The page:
Accordingly, the Court finds that the state court's determination of this issue did not contravene or unreasonably apply settled Supreme Court law. The claim is denied.

V. Conclusion

For the reasons stated above, the petition for a writ of habeas corpus pursuant to 28 U.S.C. § 2254 is denied, and the petition is dismissed. Because Petitioner has failed to make "a substantial showing of a denial of a constitutional right," 28 U.S.C. § 2253(c)(2), I decline to issue a certificate of appealability. See, e.g., Lucidore v. New York State Div. of Parole, 209 F.3d 107, 111-113 (2d Cir. 2000). The Court also hereby certifies, pursuant to 28 U.S.C. § 1915(a)(3), that any appeal from this judgment would not be taken in good faith and therefore denies leave to appeal as a poor person. Coppedge v. United States, 369 U.S. 438 (1962).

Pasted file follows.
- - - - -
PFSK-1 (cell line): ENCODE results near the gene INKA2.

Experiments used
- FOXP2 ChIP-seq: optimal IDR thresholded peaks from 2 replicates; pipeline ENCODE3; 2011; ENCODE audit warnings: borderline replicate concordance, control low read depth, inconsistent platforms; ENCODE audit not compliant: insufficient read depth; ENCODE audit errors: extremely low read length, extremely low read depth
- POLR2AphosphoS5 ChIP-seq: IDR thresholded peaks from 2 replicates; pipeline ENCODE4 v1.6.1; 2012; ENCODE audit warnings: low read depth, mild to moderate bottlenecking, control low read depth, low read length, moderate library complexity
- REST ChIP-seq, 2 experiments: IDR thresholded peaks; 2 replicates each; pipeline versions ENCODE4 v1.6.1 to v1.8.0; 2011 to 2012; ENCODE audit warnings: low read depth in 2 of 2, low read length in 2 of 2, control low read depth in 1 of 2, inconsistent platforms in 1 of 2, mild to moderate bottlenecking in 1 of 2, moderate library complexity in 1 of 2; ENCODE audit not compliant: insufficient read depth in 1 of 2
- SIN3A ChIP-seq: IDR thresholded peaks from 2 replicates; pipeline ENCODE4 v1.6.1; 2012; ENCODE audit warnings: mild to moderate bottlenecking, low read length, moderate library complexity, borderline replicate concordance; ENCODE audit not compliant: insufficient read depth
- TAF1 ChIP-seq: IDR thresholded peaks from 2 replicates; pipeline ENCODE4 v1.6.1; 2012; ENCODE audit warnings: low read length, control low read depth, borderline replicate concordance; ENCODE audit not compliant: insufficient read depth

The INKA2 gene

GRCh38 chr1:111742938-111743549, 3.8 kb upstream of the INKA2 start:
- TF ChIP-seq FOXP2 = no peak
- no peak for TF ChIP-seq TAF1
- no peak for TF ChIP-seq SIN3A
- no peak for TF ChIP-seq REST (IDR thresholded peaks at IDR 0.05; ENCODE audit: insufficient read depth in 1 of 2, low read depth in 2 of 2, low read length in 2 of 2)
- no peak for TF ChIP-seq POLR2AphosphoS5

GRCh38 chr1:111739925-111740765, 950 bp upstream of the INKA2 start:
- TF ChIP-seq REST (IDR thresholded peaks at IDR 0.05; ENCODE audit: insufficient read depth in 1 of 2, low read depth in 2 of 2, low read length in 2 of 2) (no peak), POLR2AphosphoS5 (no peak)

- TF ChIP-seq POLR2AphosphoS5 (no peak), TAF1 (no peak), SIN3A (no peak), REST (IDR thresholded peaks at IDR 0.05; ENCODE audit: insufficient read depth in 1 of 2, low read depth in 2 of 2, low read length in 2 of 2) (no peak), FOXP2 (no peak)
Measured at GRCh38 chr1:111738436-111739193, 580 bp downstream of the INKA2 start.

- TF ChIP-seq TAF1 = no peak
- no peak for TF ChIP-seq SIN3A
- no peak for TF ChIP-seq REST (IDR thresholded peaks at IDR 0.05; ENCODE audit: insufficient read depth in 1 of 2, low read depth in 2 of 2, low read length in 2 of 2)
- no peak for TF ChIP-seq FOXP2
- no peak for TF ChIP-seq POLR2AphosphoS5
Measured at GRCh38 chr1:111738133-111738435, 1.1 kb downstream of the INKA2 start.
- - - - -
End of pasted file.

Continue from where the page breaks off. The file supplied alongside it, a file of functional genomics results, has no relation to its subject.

Petitioner must file any notice of appeal with the Clerk's Office, United States District Court, Western District of New York, within thirty (30) days of the date of judgment in this action. Requests to proceed on appeal as a poor person must be filed with United States Court of Appeals for the Second Circuit in accordance with the requirements of Rule 24 of the Federal Rules of Appellate Procedure.


Rochester, New York